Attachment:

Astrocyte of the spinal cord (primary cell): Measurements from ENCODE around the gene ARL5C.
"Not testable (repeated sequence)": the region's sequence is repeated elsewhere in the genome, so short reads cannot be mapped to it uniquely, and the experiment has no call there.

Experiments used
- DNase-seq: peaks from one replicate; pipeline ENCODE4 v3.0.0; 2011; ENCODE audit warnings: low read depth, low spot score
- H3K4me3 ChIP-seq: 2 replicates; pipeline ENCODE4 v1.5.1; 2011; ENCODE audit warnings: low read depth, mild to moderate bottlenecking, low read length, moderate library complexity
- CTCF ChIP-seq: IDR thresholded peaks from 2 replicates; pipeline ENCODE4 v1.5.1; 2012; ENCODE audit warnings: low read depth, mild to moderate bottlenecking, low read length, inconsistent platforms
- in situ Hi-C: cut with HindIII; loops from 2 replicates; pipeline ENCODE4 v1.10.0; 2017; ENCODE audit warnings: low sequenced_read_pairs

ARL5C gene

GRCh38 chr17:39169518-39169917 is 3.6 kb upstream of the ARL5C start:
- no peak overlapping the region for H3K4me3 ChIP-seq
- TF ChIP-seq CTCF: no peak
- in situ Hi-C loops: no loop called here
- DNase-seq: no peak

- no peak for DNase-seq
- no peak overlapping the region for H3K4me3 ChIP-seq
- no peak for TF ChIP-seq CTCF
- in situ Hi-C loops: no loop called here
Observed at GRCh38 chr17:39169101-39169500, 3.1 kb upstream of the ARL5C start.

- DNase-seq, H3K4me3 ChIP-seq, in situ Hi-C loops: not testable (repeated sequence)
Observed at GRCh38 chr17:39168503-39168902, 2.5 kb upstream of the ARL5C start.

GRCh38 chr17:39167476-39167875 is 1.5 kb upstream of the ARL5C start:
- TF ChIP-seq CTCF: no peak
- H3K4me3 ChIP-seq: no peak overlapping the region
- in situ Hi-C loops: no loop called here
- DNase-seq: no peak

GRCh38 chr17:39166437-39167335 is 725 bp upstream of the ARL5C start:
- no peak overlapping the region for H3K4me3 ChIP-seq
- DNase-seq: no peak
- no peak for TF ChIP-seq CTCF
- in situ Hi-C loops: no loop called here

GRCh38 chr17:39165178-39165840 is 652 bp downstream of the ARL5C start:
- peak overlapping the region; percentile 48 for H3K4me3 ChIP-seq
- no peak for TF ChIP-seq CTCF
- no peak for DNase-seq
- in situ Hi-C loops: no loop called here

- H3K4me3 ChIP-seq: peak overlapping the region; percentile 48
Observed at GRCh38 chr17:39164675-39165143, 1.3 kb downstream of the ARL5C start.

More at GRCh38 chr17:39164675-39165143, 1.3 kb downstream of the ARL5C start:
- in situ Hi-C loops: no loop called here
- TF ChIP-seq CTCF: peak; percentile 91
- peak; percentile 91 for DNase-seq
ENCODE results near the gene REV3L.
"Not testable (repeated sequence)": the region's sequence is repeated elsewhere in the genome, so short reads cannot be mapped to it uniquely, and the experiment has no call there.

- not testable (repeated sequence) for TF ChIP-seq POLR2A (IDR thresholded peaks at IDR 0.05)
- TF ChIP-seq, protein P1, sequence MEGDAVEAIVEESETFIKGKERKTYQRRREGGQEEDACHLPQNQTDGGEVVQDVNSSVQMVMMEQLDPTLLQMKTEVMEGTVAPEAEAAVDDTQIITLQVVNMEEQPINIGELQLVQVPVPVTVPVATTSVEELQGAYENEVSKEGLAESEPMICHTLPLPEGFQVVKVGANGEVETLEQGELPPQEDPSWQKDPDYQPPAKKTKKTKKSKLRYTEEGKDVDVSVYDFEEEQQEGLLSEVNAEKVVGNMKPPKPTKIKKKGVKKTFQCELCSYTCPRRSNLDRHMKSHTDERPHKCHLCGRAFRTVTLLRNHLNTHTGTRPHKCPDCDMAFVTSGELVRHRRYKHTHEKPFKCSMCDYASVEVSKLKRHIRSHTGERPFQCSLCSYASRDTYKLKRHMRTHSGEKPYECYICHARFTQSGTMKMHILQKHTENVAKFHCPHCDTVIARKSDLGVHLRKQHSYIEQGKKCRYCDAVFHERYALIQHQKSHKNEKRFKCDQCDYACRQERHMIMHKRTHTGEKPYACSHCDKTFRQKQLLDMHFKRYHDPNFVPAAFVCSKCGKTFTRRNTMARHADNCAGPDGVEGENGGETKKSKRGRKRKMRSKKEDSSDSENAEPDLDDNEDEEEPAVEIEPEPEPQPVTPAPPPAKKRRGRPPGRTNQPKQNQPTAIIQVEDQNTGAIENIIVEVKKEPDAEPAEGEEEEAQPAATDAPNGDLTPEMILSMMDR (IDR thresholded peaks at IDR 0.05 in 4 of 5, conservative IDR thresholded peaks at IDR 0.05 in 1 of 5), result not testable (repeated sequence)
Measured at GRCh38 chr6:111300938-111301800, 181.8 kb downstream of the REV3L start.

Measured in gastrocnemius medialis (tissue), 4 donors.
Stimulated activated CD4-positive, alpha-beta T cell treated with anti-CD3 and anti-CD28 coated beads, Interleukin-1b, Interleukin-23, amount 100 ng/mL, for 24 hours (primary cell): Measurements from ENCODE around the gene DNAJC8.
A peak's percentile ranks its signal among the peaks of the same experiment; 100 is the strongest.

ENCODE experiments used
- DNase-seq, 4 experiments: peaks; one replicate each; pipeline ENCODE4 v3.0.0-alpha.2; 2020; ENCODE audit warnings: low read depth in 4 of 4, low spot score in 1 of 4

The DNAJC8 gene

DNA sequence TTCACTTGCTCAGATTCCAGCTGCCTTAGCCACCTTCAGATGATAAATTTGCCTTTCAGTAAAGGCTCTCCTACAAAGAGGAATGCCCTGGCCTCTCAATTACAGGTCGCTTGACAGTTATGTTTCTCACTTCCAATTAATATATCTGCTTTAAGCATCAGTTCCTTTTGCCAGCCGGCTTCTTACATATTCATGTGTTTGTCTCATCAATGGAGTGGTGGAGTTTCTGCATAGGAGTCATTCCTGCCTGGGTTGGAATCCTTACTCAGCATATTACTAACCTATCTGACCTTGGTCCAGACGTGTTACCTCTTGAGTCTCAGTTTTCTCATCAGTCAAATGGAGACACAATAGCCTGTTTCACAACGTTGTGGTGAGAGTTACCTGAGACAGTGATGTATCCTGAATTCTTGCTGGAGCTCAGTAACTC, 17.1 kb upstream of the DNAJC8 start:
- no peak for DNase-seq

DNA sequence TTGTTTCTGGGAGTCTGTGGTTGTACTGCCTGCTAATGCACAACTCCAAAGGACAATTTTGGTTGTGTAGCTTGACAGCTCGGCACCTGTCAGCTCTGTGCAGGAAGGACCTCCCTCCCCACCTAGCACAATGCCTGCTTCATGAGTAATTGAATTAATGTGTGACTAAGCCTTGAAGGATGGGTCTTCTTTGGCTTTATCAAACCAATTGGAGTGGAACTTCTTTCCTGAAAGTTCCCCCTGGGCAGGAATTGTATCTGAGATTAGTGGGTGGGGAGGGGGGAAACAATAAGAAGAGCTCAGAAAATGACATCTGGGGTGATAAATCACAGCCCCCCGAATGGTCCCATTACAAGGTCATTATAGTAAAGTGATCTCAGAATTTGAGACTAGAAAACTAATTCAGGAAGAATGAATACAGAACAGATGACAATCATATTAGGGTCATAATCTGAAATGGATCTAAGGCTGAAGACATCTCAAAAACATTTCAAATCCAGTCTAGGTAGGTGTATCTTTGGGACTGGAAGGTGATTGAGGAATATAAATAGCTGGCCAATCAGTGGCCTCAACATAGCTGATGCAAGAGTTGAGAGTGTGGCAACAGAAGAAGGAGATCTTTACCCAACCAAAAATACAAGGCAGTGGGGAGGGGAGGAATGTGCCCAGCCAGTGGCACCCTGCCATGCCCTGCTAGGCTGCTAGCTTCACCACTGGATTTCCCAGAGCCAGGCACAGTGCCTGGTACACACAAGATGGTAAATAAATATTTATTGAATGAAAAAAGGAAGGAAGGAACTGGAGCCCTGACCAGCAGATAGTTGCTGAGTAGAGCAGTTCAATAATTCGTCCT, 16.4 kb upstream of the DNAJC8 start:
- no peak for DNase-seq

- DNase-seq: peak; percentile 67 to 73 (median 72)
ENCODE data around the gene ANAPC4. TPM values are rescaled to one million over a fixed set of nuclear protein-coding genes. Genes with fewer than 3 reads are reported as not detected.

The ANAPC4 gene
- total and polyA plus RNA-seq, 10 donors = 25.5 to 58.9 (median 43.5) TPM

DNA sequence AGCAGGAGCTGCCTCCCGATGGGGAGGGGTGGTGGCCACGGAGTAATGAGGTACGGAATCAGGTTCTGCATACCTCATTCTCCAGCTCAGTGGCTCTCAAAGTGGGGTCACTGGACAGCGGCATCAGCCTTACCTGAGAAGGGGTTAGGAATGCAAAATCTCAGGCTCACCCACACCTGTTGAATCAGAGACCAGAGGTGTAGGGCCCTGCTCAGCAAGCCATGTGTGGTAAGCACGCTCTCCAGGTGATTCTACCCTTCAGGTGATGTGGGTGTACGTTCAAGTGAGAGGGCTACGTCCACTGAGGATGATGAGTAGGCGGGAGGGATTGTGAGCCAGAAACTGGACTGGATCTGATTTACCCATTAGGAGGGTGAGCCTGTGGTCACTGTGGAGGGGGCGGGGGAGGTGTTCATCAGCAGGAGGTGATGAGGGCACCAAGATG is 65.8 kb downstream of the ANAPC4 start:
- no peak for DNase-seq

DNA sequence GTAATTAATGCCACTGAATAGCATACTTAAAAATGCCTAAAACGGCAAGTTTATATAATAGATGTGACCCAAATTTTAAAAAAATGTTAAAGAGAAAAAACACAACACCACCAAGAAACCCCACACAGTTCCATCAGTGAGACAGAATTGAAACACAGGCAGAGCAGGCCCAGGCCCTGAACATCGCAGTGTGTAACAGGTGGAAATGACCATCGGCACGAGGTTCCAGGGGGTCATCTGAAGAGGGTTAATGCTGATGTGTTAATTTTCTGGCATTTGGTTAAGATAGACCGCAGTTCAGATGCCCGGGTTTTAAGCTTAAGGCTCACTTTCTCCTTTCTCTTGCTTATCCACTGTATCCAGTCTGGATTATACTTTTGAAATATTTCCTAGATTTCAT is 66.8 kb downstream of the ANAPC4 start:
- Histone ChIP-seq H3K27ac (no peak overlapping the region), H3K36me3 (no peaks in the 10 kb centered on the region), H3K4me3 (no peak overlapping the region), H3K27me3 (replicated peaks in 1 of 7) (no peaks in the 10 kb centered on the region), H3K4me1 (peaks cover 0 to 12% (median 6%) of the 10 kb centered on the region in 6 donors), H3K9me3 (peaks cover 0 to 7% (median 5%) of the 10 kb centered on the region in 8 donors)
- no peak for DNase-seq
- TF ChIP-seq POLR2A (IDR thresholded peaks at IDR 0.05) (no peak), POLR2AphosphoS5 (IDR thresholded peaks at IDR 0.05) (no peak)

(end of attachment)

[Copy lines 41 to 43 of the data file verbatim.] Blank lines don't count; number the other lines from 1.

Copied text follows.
- peak; percentile 91 for DNase-seq
ENCODE results near the gene REV3L.
"Not testable (repeated sequence)": the region's sequence is repeated elsewhere in the genome, so short reads cannot be mapped to it uniquely, and the experiment has no call there.